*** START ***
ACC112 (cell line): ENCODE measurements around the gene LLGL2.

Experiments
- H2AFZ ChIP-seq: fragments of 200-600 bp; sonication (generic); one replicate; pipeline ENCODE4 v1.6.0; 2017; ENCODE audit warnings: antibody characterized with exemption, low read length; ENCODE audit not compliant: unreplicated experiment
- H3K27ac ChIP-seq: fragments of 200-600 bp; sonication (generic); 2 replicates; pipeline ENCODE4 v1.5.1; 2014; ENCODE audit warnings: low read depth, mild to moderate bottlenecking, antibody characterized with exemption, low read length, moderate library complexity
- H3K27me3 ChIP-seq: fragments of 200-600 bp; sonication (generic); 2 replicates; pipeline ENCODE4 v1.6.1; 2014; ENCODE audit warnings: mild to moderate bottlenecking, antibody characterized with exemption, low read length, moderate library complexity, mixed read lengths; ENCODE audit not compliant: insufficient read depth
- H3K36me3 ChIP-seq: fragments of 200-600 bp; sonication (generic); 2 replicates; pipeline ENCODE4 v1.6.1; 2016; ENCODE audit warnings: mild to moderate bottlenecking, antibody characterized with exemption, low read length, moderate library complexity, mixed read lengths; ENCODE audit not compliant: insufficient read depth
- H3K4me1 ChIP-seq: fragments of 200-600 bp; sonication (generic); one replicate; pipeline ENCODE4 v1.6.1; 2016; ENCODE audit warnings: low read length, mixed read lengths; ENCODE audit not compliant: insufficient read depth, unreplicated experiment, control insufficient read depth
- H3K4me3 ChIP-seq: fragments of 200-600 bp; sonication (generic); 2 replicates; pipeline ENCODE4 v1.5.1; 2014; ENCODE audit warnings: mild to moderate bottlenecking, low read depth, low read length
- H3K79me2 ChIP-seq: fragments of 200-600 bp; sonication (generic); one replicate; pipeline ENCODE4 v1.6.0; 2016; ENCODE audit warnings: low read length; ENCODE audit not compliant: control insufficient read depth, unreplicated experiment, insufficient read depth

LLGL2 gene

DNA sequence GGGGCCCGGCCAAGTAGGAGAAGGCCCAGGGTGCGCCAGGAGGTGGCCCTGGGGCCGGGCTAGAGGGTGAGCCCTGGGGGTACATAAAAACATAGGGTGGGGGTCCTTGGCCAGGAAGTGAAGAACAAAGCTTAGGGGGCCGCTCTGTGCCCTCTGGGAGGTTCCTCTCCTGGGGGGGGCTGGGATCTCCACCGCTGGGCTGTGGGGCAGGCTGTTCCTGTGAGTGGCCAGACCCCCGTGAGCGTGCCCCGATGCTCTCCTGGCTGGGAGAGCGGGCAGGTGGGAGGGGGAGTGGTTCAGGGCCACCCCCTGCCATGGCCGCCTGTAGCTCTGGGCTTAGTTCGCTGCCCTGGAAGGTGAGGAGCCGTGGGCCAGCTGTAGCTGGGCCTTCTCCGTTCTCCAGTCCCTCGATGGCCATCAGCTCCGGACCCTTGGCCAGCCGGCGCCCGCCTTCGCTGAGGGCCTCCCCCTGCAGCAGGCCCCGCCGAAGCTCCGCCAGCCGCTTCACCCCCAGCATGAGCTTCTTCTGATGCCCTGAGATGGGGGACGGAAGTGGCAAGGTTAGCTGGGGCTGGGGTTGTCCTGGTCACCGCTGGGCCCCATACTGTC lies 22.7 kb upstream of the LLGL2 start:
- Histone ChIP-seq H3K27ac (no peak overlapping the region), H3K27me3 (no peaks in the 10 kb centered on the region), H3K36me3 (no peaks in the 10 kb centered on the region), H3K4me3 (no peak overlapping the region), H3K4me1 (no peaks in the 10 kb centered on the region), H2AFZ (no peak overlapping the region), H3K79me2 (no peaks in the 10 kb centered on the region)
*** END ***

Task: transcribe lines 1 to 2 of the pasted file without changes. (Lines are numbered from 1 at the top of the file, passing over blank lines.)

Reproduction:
ACC112 (cell line): ENCODE measurements around the gene LLGL2.

Experiments